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The Antarctica Issue

Words: Shelly Decker
Images: Blaise van Malsen

This Web Exclusive was featured in Volume 8, Issue 1 of techlife magazine.

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How to quit sitting around and reduce the associated health risks

NAIT Personal Fitness Trainer chair Leanne Telford does a quick stretch in her office.

Leanne Telford expected to be sore after she recently ran the New York Marathon, but she didn’t think that a week later she’d be far more uncomfortable.

“I felt worse after the nine-hour travel day flying home from New York than I did after the marathon. I was more sore,” says the chair of NAIT’s Personal Fitness Trainer program. She was fully recovered from the 42-kilometre run before she boarded the plane.

The cause of her discomfort? Sitting.

The catchphrase “sitting is the new smoking” stems from research that reveals hunkering down at a desk job all day and then spending the evening in front of the TV or computer is linked to health risks, including diabetes and cardiovascular disease. Telford says we can make some simple changes to our day to help offset the risks.

What’s more, research shows that even regular exercisers should change their sitting habits.

Move more, sit less

“If you’re a regular exerciser, but your job is such that you’re sitting seven, eight hours a day, that exercise doesn’t undo the damage of the prolonged sitting. The negative effects of sitting are just as strong in people who exercise regularly,” says Telford.

That doesn’t mean we should stop exercising. Rather, we need to incorporate regular movement breaks into our day, says Telford. That will require a conscious effort since the average Canadian adult spends about 10 hours a day sitting.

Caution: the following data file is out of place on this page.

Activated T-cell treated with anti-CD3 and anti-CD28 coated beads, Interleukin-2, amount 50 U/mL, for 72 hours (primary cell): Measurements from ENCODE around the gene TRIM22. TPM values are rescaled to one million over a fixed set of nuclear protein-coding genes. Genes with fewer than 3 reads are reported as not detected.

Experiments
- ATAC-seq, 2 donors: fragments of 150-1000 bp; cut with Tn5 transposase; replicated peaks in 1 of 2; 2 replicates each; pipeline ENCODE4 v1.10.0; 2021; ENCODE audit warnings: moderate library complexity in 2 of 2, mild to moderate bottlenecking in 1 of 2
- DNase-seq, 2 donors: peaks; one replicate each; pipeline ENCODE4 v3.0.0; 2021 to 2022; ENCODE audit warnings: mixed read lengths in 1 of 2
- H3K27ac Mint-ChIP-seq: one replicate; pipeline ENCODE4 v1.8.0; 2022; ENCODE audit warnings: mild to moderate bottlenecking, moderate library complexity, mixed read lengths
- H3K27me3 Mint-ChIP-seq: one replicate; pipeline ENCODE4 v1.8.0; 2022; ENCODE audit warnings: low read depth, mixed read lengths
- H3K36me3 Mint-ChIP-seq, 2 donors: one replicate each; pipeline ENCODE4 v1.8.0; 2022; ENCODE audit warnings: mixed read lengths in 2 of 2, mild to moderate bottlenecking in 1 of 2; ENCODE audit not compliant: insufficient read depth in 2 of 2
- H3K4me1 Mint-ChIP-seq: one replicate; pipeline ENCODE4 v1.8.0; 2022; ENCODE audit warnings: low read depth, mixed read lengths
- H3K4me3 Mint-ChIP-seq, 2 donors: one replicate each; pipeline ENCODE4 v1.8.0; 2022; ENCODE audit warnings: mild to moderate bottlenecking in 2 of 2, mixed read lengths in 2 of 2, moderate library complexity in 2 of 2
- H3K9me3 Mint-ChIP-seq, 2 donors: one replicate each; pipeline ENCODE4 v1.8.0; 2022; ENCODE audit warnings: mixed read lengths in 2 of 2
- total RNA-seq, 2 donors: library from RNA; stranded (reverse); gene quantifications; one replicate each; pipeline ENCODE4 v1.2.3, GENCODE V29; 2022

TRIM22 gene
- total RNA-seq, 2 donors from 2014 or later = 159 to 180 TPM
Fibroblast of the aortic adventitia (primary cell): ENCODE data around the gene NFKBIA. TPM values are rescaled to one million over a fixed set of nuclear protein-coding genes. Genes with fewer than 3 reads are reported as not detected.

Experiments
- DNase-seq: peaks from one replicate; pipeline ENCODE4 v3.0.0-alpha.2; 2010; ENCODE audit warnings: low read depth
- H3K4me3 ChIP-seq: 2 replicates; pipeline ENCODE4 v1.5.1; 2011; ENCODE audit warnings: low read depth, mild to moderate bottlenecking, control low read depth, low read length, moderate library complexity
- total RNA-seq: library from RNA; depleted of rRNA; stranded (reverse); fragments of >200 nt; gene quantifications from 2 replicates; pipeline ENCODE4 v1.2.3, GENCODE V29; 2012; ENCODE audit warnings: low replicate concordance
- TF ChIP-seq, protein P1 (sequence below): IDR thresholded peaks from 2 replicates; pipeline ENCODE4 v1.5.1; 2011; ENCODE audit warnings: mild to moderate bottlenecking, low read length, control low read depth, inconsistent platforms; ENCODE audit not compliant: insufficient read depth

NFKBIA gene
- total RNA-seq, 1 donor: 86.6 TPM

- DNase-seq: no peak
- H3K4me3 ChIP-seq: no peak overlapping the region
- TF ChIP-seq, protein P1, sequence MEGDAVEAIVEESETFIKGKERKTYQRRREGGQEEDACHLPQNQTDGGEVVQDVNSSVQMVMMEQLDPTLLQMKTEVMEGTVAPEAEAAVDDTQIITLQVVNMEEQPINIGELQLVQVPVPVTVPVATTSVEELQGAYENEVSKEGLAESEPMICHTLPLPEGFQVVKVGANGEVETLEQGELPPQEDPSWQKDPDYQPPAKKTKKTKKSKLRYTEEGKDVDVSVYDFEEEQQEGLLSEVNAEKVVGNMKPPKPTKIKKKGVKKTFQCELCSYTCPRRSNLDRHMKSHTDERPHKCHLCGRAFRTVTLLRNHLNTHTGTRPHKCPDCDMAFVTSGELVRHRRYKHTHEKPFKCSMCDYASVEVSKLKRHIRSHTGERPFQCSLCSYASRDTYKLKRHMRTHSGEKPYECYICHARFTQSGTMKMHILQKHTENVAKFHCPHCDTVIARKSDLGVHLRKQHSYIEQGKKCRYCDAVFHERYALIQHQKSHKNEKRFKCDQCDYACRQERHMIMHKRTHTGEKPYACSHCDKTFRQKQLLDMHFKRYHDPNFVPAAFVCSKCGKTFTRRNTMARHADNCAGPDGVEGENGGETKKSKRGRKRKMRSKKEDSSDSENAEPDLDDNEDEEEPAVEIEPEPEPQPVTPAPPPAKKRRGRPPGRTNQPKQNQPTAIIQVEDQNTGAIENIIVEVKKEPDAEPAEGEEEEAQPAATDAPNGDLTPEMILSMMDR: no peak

“The call is to break up sitting,” explains Telford. “Move more, sit less.”

Working in movement can be easy, even for those who work at a desk all day. Many people think of movement as exercise, such as heading to the gym or a daily run. Telford wants us to think of exercise as a small category within movement. Movement can be as easy as standing up and doing simple moves, explains Telford, who demonstrates a routine in the video below.

Schedule two minutes of movement every 30 minutes of sitting time, says Telford, or even every 20 minutes. Telford walks her talk. She moves frequently during our interview and estimates she’s on her feet at least six hours during her work day thanks to a standing desk.

Telford says it’s good for adults (18-64 years) to meet the Canadian Physical Activity Guidelines that call for at least 150 minutes of moderate to vigorous aerobic activity per week (in bouts of 10 minutes or more), but it’s not enough if you’re sitting at a desk all day.

When we sit for long periods our bodies respond by burning less fat and our circulation decreases, which can allow fatty acids to more easily clog arteries. Other sedentary health risks include muscle degeneration and colon cancer. Research has also found that sitting too much causes a decline in insulin response, which can lead to diabetes.

Getting up and moving your body at regular intervals can help offset those consequences, says Telford.

Afraid you might seem strange if you get up and start moving your body at your desk? Telford suggests sharing what you’re doing and why.

“It should be a culture where challenging that sedentary behaviour is the norm because it’s good for all of us.”